Mozilla is urging Congress to examine the privacy and security practices of internet service providers (ISPs), particularly as they relate to the domain name services (DNS) provided to American consumers.
Over the last two years, Mozilla, in partnership with other industry stakeholders, has been working to develop, standardize, and deploy DNS over HTTPs (DoH). Mozilla says that its goal with DoH is to protect essentially that same browsing activity from interception, manipulation, and collection in the middle of the network.
DNS over HTTPS helps keep eavesdroppers from seeing what DNS lookups your browser is making. This can make it more difficult for ISPs or other third parties to monitor what websites you visit.
In a letter send to the U.S. Congress, Mozilla is asking Congress to examine the privacy and security practices of ISPs. Right now these companies have access to a stream of a user’s browsing history. "This is particularly concerning in light of to the rollback of the broadband privacy rules, which removed guardrails for how ISPs can use your data. The same ISPs are now fighting to prevent the deployment of DoH," Mozilla says.
"These developments have raised serious questions. How is your browsing data being used by those who provide your internet service? Is it being shared with others? And do consumers understand and agree to these practices? We think it’s time Congress took a deeper look at ISP practices to figure out what exactly is happening with our data," Mozilla continues.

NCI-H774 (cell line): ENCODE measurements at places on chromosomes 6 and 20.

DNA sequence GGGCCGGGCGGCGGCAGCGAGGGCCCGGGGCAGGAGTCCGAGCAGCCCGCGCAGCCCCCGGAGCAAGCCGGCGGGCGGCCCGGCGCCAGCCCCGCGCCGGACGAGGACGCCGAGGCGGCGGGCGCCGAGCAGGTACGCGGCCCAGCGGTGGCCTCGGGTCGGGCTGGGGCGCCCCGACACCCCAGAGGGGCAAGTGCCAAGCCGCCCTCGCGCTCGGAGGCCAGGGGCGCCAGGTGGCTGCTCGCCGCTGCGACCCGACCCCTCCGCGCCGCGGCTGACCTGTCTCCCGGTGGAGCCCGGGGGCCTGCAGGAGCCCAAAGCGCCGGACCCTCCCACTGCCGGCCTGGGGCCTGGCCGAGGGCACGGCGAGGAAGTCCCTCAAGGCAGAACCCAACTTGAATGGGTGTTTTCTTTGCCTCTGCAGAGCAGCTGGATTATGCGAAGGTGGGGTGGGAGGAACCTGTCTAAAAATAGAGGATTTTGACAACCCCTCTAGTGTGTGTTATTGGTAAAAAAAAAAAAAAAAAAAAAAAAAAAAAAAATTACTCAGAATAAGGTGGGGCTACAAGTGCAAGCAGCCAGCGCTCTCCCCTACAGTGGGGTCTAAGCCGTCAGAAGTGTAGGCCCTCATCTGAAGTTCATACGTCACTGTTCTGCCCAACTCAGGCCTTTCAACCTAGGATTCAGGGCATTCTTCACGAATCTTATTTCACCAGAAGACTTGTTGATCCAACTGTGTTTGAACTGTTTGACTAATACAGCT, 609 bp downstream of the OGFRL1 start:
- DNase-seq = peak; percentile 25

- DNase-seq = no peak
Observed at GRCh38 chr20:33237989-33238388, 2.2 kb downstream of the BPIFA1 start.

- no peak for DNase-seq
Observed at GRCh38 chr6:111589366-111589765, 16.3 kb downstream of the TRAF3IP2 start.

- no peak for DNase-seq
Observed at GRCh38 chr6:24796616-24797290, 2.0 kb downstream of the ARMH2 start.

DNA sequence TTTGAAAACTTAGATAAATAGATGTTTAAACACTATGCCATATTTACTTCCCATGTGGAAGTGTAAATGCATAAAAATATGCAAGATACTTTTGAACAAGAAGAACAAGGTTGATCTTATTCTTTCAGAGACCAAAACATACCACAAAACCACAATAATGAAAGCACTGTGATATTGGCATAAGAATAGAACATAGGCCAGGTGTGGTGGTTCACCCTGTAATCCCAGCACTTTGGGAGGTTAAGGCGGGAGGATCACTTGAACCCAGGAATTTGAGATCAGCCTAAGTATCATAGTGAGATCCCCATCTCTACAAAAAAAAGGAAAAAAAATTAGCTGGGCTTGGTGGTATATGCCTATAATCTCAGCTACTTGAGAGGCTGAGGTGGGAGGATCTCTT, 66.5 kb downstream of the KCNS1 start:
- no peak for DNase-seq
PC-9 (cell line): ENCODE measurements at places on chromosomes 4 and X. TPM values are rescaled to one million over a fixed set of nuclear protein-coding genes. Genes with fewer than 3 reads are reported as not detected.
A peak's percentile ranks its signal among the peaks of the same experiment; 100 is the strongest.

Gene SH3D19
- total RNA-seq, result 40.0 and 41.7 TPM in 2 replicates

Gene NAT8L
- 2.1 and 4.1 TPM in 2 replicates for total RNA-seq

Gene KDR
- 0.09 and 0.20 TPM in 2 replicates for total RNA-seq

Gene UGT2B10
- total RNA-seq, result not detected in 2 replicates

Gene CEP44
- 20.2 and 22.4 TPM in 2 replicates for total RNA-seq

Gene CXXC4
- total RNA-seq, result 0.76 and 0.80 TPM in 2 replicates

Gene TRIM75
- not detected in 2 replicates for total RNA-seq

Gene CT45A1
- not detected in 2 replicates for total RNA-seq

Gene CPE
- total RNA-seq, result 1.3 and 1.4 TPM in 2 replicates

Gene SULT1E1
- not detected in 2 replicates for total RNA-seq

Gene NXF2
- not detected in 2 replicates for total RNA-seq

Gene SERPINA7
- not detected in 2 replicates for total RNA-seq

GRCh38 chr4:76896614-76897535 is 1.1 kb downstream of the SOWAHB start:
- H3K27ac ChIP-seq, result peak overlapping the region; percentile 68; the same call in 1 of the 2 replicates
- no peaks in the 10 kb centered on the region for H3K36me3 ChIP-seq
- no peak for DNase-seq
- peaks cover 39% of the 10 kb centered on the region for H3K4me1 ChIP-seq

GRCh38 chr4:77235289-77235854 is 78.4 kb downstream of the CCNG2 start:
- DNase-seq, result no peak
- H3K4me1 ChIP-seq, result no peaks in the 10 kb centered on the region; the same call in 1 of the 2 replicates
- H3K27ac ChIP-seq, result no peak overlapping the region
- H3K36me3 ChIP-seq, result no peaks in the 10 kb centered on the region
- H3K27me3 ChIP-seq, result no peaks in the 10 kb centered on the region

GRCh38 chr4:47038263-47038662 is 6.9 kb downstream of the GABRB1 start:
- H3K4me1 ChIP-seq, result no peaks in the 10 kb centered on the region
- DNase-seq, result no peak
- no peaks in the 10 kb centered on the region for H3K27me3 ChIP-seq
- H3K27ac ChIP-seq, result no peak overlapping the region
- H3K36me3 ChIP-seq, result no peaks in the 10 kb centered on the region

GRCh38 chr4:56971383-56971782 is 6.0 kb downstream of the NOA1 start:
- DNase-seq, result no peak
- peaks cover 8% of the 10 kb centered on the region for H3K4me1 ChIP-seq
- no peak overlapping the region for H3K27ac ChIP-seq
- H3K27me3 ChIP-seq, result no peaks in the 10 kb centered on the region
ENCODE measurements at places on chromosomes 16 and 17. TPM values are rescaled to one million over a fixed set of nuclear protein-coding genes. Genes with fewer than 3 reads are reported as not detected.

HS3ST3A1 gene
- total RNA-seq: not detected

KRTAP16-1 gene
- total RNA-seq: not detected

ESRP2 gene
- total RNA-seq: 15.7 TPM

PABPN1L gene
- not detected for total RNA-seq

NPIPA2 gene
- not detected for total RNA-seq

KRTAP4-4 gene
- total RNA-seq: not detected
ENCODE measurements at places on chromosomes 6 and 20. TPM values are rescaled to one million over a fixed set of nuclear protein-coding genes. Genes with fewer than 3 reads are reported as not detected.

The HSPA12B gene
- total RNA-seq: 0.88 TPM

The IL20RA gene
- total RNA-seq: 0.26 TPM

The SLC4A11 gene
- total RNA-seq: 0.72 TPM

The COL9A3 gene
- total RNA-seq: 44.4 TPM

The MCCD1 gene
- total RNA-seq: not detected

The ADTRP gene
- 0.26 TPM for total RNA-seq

"Unsurprisingly, our work on DoH [DNS over HTTPS] has prompted a campaign to forestall these privacy and security protections, as demonstrated by the recent letter to Congress from major telecommunications associations. That letter contained a number of factual inaccuracies," Mozilla Senior Director of Trust and Security Marshall Erwin said.
The broadband industry claimed that Google plans to automatically switch Chrome users to its own DNS service. Google's publicly announced plan is to "check if the user's current DNS provider is among a list of DoH-compatible providers, and upgrade to the equivalent DoH service from the same provider." If the user-selected DNS service is not on that list, Chrome would make no changes for that user.
Mozilla is planning to switch Firefox users to a different DNS provider by default, specifically Cloudflare's encrypted DNS service. But ISPs are apparently less concerned about Firefox than Chrome because of Firefox's smaller market share.
Comcast has been giving members of Congress a lobbying presentation that claims the encrypted-DNS plan would "centraliz[e] a majority of worldwide DNS data with Google" and "give one provider control of Internet traffic routing and vast amounts of new data about consumers and competitors." Comcast and other ISPs are urging Congress to intervene.
Mozilla says that ISPs have repeatedly manipulated DNS to serve advertisements to consumers.
The Firefox maker names Comcast and claims it has previously injected ads to users connected to its public wi-fi hotspots.
Mozilla added that Verizon tracked the internet activity of over 100 million users without their consent through “supercookies” that could not be deleted or circumvented.
"At Mozilla, we believe that to truly protect privacy, a combination of technical and regulatory solutions must be put inplace. Over the last year, we have launched privacy features in the Firefox browser while strongly advocating for federal privacy legislation. We believe that more information regarding ISP practices could be useful to the Committee as it continues its deliberations on this front,and we encourage the Committee to publicly probe current ISP data collection and use policies," Mozilla's letter concludes.